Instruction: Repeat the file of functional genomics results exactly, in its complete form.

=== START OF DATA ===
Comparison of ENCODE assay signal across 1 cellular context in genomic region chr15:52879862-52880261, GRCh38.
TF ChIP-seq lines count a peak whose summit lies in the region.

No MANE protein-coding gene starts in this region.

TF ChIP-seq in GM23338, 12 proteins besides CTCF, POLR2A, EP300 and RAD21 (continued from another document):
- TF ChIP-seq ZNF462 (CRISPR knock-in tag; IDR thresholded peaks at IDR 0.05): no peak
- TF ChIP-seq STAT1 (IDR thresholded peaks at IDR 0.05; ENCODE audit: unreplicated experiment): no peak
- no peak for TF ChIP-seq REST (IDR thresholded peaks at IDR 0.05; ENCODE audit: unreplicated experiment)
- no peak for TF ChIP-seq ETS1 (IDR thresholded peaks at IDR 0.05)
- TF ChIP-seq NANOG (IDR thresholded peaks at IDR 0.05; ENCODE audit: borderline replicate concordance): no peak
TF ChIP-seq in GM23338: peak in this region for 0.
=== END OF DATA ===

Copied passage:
Comparison of ENCODE assay signal across 1 cellular context in genomic region chr15:52879862-52880261, GRCh38.
TF ChIP-seq lines count a peak whose summit lies in the region.

No MANE protein-coding gene starts in this region.

TF ChIP-seq in GM23338, 12 proteins besides CTCF, POLR2A, EP300 and RAD21 (continued from another document):
- TF ChIP-seq ZNF462 (CRISPR knock-in tag; IDR thresholded peaks at IDR 0.05): no peak
- TF ChIP-seq STAT1 (IDR thresholded peaks at IDR 0.05; ENCODE audit: unreplicated experiment): no peak
- no peak for TF ChIP-seq REST (IDR thresholded peaks at IDR 0.05; ENCODE audit: unreplicated experiment)
- no peak for TF ChIP-seq ETS1 (IDR thresholded peaks at IDR 0.05)
- TF ChIP-seq NANOG (IDR thresholded peaks at IDR 0.05; ENCODE audit: borderline replicate concordance): no peak
TF ChIP-seq in GM23338: peak in this region for 0.